As we mentioned before, both of these Civic trims feature the brand’s popular 1.5-liter turbocharged four-cylinder—at least in the US. The official figures are a healthy 180 horsepower, with a thick 177 pound-feet of torque available from 1700–4500 rpm. Both models use a continuously variable transmission as well, the only option available on the Civic sedan (other than the Si). The Touring does gain wheel-mounted paddle shifters, however. All Civics are front-wheel drive.

Fuel economy is the EX’s strength, with the top scores across the Civic range. The EPA rates the Civic EX at 33 mpg city and 42 mpg highway, for a combined 36 mpg rating. The Touring’s wider, taller tires blunt its scores: it hits 31, 38, and 34 mpg, respectively.

Canada does things differently: the EX uses the 2.0-liter naturally aspirated four cylinder. Thus, the ratings are nearly the same: 7.7, 6.0, and 6.9 L/100 km for the EX, and 7.6, 6.1, and 6.9 L/100 km for the Touring.

Cargo and Towing

Since there are no dimensional differences between these two, and they feature the same 60/40 folding rear seat, cargo capacity should be the same too, right?

Not quite. The Touring’s fancy up-spec stereo (more on that later) nibbles into cargo space. We’re talking 14.4 cubic feet (408 liters) against 14.8 cubes (419 L), though.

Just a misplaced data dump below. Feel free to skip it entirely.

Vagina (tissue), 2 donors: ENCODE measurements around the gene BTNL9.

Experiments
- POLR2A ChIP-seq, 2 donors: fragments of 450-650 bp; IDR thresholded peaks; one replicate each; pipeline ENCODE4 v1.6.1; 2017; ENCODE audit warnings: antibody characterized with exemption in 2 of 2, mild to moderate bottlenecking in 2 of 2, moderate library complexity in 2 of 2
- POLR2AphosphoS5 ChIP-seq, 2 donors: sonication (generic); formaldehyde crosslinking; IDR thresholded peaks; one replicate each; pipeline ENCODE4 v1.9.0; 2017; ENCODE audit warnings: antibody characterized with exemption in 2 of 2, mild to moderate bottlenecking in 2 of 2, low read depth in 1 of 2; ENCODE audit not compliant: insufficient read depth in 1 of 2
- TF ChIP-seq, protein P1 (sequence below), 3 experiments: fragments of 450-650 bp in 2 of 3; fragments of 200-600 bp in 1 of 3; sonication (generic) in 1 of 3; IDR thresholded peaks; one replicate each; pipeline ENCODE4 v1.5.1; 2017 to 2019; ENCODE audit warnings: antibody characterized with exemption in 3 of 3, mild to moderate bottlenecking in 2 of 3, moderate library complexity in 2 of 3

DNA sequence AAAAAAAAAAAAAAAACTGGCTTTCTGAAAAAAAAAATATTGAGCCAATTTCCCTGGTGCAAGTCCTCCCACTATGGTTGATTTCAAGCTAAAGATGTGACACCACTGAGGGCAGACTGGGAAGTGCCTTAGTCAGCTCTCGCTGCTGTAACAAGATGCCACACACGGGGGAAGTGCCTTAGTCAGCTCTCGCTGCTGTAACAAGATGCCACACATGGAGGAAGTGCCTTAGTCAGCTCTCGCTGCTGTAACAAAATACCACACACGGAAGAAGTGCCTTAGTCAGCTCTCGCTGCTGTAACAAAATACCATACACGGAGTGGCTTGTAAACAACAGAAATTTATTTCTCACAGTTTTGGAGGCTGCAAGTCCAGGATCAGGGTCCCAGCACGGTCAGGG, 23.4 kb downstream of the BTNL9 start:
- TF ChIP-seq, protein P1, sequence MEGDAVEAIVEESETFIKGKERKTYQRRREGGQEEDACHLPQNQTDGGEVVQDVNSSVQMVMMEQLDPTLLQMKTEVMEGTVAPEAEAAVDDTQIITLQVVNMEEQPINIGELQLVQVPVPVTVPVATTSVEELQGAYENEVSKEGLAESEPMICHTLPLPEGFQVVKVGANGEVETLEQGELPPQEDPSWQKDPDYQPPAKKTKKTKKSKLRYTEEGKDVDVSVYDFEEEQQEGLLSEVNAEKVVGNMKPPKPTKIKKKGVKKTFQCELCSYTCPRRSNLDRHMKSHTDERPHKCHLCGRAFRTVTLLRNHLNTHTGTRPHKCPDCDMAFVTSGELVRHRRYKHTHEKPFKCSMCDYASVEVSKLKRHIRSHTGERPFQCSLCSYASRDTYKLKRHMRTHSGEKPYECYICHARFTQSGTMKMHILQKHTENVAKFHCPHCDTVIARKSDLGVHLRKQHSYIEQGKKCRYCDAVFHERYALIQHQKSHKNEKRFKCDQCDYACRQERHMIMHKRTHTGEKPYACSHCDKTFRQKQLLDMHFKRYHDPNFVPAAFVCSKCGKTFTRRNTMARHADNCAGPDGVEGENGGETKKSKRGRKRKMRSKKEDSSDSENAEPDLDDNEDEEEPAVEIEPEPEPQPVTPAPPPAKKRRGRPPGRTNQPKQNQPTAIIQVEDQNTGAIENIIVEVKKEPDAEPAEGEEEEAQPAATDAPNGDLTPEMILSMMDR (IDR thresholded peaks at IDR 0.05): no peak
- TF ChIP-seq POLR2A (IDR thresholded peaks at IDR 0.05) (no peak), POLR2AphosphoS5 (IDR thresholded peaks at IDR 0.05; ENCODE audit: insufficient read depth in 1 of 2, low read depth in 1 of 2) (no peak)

SEE ALSO: Honda Civic Si vs Volkswagen Golf GTI vs Hyundai Elantra N: Sport Compact Shootout

Neither Civic trim is rated for towing—for that, you’ll want to look at the CR-V.

Honda Civic EX vs Touring: Safety

All of the latest Civic models come with a full battery of modern safety features, all under the Honda Sensing banner. This includes an automated pre-collision system, lane departure assist, lane trace assist, traffic sign recognition, auto high beams, adaptive cruise control, and traffic jam assist. There’s also a driver attention monitor.

The EX and Touring add blind spot monitoring to the roster. The Touring then goes beyond that with low-speed auto-braking and parking sensors at both ends.

Tech and Features

As these two top the trim lineup in the Civic family, they come with most of the best bits. Whether it’s either EX or Touring, both include dual-zone climate control, a leather-wrapped steering wheel and shift knob, heated side mirrors, HondaLink app capability, and cupholders in both rows—hey, that matters!

It’s the tech side where the Touring really separates itself. While the EX has an 8.0-inch central touchscreen and a 7.0-inch info display between its dials, the Touring adds an extra inch to the touchscreen, and swaps in a fully digital instrument cluster. That larger touchscreen houses native navigation, Sirius XM, and HD Radio, plus has the ability to handle Apple CarPlay and Android Auto wirelessly. To that end, the Touring even gets a wireless charger. As mentioned before, the Touring gets an exclusive Bose sound system with 12 speakers.